Availability of economic resources: Investors viewed tackling constraints on the availability of skilled labor, energy, land, and finance as especially urgent. These are also factors often cited as preconditions for a country’s ability to successfully absorb large FDI inflows.

Cost of doing business: Investors pointed to the cost of customs procedures, high tax rates, and tax compliance as especially binding constraints; investment incentives were also seen as in need of a major reform overhaul.

Quality of public governance: Respondents identified fighting corruption and enforcing the rule of law, especially regarding competition and contracts, as especially important. They also highlighted the need to make government policies more predictable and improve the quality of public information.

Authorities’ views

31. They welcomed staff’s attempt to add a new perspective to the reform prioritization debate. They noted that the survey results in some areas confirm their own views, especially on availability of economic resources, while other results will require more reflection.

Reforms Targeting Availability of Economic Resources1

32. SOE reform will be key to improve resource allocation. In the past, SOEs absorbed disproportionate shares of skilled labor, energy, and financial resources, while facing weak competition enforcement and enjoying a wealth of investment preferences. Staff therefore welcomed the authorities’ decision to accelerate SOE restructuring along three prongs. First, the new Agency for Management of State Assets has been given a mandate to strengthen corporate governance. Second, the government has started unbundling SOE activities in the energy and transportation sectors, and it has also made some progress on separating SOE management, supervision, and regulation. Third, the government is classifying SOEs into those that will be privatized, opened for minority stakes, or remain under full state ownership.

33. Price liberalization is closely linked to SOE reform. During the second half of 2018, the government liberalized bread prices and brought energy prices for businesses closer to cost-recovery levels. But significant cost recovery gaps remain, and the mission encouraged continued price adjustments, especially in the energy sector, to reduce SOE losses, save energy, and attract foreign investors to the energy sector. To reduce policy uncertainty, future price increases should follow a pre-announced calendar. To alleviate the impact on vulnerable households, the government plans to continue to improve targeting and coverage of social benefits.2

34. Improving labor skills has been a long-standing reform concern; land right reform is underway. Private ownership of non-agricultural land will be permitted starting in July 2019, while reforming use rights for agricultural land is a priority over the medium term. The World Bank has been providing comprehensive advice on improving labor skills, especially through tertiary education.

Authorities’ views

35. They noted that SOE reform should benefit from studying earlier experiences in other transition economies. They agreed that further price liberalization is needed, but also noted the difficulty of striking the right balance between achieving cost recovery, adding to inflationary pressures, avoiding economic disruptions, and affecting the vulnerable.

Reforms Targeting Reducing Cost of Doing Business

36. Tax reform is viewed as a multi-year undertaking. The 2019 tax reform has simplified taxes, significantly reduced labor taxes in the formal private sector, and cast the VAT net much wider. In fact, the number of firms covered under the standard tax regime has expanded from 7,000 to 35,000 firms. Further reforms should prune tax and customs preferences, which are often granted to specific firms, equalize labor taxes across firms, and provide more efficient incentives for foreign investment. Regarding tax administration and compliance cost, measures are underway to reorganize the headquarters, establish a large tax-payer office, and strengthen the governance of field offices.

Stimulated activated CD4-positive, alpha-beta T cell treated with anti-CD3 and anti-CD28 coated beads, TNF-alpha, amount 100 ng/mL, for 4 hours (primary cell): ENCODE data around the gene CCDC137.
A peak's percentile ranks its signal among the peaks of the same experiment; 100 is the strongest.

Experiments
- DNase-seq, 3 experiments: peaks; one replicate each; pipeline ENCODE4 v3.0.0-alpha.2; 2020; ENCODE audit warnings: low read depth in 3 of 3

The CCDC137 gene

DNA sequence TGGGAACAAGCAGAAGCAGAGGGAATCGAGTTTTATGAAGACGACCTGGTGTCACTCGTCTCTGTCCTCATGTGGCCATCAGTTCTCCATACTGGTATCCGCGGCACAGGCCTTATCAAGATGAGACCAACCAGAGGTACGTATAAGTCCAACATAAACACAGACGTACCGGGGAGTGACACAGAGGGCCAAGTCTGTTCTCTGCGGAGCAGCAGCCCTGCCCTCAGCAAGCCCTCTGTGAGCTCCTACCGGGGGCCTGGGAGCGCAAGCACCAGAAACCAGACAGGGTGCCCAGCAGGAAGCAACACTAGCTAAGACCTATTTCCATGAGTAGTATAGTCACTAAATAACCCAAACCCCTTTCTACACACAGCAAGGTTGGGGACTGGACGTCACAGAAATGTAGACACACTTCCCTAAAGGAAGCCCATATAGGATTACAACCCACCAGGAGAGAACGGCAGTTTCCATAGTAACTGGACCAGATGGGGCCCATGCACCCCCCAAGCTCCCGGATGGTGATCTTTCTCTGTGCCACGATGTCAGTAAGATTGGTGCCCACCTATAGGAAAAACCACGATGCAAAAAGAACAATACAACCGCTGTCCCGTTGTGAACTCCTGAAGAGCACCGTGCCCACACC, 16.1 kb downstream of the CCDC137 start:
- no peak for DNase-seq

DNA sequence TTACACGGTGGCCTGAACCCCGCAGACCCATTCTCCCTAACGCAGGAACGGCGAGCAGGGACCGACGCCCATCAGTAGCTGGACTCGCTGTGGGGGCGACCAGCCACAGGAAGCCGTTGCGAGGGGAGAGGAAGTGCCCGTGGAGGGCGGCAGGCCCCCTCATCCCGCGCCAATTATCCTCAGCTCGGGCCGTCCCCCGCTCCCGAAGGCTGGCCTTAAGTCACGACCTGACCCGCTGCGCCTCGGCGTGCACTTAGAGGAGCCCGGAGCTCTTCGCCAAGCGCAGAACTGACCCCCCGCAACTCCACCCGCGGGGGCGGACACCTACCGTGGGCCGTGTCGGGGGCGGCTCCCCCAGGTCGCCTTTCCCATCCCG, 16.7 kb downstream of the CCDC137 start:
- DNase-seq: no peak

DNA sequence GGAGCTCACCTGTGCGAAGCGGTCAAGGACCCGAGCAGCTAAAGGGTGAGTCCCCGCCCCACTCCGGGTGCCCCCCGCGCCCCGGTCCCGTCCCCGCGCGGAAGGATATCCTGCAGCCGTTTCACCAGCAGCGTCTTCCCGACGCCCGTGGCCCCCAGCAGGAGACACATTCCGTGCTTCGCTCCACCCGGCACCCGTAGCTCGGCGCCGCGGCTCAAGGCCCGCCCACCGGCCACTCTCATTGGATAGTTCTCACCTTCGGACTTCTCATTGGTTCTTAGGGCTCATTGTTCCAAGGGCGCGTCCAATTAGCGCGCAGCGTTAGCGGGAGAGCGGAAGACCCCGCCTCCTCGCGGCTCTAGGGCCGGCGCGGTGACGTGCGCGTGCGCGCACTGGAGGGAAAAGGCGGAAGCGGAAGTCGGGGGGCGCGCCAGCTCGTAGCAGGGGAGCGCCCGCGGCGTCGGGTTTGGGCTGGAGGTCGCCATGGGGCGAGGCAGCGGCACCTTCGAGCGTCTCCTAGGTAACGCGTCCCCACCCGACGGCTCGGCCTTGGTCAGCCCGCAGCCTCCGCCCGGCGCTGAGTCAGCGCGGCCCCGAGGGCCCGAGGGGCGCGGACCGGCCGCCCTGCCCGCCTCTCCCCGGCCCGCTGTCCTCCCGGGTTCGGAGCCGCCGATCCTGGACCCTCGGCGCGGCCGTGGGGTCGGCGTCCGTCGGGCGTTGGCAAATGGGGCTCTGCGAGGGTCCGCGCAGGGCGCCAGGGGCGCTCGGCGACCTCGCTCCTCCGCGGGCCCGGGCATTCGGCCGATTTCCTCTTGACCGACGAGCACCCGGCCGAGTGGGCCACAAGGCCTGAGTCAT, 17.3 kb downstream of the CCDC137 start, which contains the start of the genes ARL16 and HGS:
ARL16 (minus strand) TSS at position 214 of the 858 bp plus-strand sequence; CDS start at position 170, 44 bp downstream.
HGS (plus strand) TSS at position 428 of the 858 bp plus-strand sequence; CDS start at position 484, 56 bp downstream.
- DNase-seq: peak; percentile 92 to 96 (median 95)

37. Efforts to liberalize the foreign trade regime are gathering momentum as part of the WTO accession process. As a double-landlocked country, Uzbekistan already faces high trading costs due to geographic challenges, which are further compounded by the high costs, time delays, and uncertainties imposed by present trade regulations. The authorities noted that applying WTO principles, including the Trade Facilitation Agreement, would help address regulatory weaknesses in trade facilitation and import licensing.

Authorities’ views

38. Tax reform remains a top priority to improve the attractiveness of Uzbekistan as an investment location, and the authorities are keen to take full advantage of the Fund’s and the World Bank’s comprehensive, multi-year, technical assistance package.

Reforms Targeting Strengthening Public Governance

39. Fighting corruption is a high priority. The authorities pointed out that one of the first laws adopted by the new government was Uzbekistan’s Law on Combating Corruption. The government’s anti-corruption strategy is being implemented through legal, regulatory, and institutional measures, including on procurement. At the same time, the relevant implementation agencies will need to build capacity in enforcing measures. The government is also focusing on educating citizens and officials on anti-corruption policies and stepping up prevention and enforcement efforts, especially in the socially-sensitive areas of education and health.

40. The regulatory framework is undergoing significant upgrades. The authorities noted that streamlining and rationalizing the vast number of existing regulations, even in a relatively narrow field like competition regulations, is a Herculean task. Areas that are receiving particular attention include the legal and regulatory frameworks in the airline, wholesale trade, and energy sectors. A recent Presidential decree separated Uzbekistan Airways into separate companies to manage the airline, airports, and air navigation while transferring regulatory responsibilities to the government. Regarding wholesale trade, the government recently abolished trading licenses and advance payment requirements. On energy, the government has established a new tariff commission under the Cabinet of Ministers with the goal of adjusting prices to cost recovery levels.